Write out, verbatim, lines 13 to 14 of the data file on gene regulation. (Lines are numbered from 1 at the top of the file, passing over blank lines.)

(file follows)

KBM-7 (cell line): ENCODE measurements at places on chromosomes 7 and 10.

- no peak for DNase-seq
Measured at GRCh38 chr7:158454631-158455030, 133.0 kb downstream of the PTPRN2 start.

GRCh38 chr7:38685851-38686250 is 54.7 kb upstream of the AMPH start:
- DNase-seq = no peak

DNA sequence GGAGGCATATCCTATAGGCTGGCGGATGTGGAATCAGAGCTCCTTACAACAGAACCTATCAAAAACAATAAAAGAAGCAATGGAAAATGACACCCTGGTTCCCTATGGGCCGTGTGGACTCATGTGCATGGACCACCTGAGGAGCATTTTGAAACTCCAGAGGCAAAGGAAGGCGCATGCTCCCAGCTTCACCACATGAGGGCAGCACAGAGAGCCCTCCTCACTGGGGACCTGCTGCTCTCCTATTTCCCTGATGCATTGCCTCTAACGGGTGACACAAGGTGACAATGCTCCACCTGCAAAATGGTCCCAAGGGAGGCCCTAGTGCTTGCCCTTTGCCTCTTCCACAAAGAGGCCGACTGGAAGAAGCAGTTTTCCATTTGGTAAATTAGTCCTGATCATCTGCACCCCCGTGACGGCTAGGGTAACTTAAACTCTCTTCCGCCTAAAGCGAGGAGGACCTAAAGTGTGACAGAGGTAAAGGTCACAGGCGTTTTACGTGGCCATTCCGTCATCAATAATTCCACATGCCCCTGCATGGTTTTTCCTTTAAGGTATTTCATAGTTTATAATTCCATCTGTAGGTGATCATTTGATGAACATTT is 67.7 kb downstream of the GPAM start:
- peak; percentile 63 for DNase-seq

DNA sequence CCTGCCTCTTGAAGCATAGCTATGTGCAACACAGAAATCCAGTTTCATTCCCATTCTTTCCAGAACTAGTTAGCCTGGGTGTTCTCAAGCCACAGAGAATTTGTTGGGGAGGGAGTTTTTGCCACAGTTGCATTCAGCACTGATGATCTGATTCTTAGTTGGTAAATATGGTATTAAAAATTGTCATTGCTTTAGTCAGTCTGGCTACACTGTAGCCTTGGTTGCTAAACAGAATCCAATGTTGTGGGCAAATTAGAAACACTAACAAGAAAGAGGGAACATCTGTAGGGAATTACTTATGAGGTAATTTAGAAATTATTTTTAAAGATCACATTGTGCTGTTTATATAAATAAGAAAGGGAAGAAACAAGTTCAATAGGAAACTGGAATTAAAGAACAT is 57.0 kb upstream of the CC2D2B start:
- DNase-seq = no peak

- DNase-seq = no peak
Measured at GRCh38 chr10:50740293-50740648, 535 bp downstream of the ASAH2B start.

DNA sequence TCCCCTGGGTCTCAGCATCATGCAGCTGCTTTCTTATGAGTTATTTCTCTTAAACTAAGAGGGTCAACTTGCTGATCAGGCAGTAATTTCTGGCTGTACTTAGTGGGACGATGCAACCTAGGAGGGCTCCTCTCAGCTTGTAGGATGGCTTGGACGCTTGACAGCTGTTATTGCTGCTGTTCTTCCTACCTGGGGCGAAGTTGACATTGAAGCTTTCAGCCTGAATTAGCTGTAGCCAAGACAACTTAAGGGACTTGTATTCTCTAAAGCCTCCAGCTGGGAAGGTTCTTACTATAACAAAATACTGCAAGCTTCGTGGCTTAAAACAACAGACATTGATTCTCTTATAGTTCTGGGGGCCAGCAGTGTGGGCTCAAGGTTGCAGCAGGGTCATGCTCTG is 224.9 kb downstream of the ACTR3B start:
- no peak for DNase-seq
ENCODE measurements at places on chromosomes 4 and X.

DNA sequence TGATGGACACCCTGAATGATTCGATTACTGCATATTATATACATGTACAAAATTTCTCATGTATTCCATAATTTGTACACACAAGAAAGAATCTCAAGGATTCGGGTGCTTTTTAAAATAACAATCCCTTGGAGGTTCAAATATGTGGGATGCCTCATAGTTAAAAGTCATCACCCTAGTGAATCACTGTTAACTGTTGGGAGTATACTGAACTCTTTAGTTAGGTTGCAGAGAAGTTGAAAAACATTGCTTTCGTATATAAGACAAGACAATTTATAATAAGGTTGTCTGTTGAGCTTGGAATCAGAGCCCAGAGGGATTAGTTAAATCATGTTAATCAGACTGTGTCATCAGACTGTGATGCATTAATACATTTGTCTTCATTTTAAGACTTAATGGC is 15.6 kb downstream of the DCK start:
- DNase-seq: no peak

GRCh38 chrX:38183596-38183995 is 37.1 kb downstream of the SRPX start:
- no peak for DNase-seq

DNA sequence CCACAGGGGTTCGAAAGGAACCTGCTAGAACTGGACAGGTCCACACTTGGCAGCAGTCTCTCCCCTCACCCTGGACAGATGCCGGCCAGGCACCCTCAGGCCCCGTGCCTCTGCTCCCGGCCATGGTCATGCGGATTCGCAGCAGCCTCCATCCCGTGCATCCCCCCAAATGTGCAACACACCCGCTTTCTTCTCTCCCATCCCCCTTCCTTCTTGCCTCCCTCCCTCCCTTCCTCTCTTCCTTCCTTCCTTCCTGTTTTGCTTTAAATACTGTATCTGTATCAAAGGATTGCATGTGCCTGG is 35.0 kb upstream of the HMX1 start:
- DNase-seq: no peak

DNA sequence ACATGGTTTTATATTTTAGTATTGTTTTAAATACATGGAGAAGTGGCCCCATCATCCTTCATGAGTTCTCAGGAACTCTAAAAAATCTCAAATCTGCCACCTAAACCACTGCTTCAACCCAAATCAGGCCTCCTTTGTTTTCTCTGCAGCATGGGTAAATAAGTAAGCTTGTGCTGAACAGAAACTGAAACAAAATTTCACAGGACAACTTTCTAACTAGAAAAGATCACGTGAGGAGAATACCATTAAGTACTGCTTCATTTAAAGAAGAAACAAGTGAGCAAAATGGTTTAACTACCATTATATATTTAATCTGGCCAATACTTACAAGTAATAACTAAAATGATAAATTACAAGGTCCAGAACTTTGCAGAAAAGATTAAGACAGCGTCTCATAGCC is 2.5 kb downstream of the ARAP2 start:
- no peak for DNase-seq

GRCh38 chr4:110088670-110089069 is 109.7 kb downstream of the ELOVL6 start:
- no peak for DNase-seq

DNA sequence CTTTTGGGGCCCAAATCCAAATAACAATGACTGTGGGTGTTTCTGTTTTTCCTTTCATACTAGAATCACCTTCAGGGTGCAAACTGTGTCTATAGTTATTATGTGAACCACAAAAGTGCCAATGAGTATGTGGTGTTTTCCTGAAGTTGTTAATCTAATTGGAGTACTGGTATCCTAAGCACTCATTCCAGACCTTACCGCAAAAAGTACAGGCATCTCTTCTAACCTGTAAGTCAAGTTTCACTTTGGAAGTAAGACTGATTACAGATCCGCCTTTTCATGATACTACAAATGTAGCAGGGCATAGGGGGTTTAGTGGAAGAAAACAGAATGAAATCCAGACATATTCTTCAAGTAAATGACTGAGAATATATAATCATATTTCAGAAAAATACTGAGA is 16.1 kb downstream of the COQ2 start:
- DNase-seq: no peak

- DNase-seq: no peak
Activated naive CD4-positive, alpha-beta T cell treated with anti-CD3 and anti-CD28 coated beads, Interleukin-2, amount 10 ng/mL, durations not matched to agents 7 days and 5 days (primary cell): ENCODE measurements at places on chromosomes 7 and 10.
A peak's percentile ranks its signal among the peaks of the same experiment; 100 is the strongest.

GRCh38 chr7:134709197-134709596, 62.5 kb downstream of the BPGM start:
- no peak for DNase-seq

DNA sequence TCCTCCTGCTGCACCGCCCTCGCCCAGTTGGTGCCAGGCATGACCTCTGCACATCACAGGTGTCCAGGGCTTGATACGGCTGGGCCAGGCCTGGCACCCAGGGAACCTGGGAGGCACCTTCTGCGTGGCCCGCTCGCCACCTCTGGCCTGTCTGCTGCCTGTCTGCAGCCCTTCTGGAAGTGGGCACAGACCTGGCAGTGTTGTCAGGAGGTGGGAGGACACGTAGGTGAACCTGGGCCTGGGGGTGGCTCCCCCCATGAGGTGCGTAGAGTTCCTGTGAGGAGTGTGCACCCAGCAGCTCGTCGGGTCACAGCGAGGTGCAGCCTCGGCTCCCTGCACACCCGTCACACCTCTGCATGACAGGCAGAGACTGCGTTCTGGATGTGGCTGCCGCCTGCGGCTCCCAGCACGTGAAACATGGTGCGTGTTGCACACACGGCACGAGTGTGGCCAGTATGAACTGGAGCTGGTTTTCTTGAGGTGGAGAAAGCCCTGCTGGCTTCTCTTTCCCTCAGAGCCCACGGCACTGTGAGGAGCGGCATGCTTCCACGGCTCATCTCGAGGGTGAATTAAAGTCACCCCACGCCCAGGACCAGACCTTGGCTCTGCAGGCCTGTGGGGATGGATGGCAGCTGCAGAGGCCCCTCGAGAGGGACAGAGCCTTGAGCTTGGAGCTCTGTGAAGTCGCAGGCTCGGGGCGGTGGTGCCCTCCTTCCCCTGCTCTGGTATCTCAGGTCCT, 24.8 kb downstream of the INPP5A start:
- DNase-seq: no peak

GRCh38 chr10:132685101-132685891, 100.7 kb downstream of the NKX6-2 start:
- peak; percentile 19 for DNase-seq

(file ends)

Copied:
- no peak for DNase-seq
ENCODE measurements at places on chromosomes 4 and X.